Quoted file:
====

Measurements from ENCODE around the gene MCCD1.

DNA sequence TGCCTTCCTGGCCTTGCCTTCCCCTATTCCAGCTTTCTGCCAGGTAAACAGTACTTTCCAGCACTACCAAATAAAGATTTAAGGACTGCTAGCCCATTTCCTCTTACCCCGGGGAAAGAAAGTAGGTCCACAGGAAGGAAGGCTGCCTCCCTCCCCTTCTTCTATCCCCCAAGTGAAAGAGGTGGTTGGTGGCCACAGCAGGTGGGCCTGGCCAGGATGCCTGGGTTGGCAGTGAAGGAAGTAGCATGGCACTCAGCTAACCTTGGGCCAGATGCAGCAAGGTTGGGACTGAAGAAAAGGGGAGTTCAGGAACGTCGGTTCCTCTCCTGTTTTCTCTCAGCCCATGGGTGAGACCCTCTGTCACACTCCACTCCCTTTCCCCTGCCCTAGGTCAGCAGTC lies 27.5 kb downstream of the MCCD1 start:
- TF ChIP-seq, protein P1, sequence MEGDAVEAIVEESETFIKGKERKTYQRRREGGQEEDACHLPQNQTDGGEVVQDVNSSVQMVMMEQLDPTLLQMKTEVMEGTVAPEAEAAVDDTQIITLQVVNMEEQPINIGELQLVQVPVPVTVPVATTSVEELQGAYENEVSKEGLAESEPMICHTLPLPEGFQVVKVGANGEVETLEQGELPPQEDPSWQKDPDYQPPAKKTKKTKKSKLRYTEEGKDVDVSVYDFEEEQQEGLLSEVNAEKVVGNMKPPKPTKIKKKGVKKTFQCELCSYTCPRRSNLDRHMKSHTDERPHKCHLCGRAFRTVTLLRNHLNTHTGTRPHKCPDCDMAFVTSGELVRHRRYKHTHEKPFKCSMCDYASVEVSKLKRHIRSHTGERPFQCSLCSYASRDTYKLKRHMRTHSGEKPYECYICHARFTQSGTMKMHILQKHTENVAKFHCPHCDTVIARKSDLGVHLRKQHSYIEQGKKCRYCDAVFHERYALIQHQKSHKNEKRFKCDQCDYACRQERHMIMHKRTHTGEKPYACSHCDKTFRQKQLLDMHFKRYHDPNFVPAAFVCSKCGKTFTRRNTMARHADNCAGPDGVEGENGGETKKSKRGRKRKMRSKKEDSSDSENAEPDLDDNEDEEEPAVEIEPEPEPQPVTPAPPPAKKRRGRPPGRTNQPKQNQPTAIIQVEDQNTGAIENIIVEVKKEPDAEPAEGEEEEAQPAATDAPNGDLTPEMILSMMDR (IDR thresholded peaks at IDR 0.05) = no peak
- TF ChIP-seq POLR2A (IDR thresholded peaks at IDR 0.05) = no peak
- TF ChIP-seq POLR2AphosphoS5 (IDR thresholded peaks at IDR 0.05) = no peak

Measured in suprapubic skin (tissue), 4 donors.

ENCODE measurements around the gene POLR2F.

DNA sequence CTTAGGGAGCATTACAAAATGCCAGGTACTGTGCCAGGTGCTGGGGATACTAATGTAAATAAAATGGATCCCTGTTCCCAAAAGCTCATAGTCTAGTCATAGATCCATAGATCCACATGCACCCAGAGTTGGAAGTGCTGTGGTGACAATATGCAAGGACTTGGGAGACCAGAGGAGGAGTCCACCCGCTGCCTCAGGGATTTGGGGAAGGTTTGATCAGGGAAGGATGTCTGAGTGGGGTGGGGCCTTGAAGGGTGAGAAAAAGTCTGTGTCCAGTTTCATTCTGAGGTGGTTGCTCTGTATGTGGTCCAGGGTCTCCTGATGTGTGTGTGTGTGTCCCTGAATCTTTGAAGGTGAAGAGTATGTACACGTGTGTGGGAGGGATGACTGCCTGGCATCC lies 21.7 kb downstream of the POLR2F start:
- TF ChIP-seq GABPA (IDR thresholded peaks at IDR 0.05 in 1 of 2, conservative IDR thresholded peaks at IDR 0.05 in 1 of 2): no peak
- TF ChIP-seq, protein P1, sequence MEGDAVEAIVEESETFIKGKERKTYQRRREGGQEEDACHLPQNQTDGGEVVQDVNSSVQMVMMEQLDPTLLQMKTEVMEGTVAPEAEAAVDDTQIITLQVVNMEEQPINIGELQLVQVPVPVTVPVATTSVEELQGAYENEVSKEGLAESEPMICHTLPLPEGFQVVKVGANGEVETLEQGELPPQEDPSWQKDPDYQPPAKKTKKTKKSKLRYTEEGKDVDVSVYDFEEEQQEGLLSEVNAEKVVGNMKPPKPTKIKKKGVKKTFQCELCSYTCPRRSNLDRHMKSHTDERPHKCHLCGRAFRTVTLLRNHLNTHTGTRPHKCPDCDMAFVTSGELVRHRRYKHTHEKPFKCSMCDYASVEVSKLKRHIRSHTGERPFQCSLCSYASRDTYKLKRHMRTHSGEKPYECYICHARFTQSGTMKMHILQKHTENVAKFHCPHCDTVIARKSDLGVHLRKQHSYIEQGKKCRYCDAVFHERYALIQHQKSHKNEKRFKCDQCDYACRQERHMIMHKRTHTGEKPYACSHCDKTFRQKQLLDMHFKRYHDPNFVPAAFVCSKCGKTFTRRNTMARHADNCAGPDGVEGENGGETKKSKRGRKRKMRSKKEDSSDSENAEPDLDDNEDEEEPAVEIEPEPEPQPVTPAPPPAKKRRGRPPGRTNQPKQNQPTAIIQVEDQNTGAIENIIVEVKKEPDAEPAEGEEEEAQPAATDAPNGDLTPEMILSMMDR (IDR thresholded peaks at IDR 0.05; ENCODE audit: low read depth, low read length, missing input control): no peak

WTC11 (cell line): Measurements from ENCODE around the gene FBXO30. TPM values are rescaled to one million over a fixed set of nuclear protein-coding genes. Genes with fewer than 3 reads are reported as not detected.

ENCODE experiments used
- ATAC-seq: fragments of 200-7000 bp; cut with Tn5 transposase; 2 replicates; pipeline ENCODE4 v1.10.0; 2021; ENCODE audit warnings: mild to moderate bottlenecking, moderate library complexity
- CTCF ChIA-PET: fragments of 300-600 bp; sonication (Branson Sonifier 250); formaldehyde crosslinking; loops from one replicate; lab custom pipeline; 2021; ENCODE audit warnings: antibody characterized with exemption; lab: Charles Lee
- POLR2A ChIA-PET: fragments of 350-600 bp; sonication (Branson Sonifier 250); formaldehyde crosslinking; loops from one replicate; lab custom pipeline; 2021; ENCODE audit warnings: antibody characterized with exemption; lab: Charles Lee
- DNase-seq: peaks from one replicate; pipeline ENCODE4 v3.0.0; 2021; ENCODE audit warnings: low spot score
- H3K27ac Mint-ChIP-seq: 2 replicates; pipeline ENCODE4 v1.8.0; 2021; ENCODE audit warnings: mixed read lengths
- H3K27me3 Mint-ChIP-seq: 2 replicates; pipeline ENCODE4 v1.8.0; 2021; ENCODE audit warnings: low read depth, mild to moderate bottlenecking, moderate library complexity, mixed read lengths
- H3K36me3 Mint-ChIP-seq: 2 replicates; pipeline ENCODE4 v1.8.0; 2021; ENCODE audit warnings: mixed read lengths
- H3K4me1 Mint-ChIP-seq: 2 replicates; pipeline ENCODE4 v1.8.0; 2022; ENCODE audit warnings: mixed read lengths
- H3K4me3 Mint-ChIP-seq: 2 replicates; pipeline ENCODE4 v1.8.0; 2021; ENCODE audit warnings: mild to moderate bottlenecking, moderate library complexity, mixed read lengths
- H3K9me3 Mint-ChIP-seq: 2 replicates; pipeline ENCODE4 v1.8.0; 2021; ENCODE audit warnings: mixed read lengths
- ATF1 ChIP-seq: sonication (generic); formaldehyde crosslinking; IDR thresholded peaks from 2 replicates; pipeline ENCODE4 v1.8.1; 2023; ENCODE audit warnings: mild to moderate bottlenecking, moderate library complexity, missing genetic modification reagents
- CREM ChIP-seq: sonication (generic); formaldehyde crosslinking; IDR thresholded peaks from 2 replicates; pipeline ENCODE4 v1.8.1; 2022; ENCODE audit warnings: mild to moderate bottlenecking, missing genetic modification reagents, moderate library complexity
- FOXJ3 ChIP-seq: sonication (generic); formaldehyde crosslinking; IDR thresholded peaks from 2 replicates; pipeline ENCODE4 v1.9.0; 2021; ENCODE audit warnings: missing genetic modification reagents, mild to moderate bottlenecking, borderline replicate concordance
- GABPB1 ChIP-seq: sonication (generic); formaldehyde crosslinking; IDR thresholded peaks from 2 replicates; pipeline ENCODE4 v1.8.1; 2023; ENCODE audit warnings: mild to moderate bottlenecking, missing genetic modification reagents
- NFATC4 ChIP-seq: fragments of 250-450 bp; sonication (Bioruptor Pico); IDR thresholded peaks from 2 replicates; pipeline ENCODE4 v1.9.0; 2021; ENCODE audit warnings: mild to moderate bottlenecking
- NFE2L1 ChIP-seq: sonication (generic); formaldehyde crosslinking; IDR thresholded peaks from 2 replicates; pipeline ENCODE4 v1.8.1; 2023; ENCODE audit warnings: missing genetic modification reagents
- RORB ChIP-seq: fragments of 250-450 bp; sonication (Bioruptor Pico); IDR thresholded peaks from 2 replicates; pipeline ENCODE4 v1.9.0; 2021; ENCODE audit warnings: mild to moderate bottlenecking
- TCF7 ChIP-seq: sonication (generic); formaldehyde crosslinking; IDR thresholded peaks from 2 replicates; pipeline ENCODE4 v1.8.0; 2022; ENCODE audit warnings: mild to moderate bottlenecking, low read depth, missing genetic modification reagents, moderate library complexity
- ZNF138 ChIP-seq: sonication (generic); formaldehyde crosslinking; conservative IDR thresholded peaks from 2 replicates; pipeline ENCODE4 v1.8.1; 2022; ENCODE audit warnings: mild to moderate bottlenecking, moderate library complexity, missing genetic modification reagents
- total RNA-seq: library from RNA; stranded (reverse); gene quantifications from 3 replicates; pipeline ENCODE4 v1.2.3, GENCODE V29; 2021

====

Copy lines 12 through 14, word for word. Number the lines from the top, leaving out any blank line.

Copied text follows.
ENCODE experiments used
- ATAC-seq: fragments of 200-7000 bp; cut with Tn5 transposase; 2 replicates; pipeline ENCODE4 v1.10.0; 2021; ENCODE audit warnings: mild to moderate bottlenecking, moderate library complexity
- CTCF ChIA-PET: fragments of 300-600 bp; sonication (Branson Sonifier 250); formaldehyde crosslinking; loops from one replicate; lab custom pipeline; 2021; ENCODE audit warnings: antibody characterized with exemption; lab: Charles Lee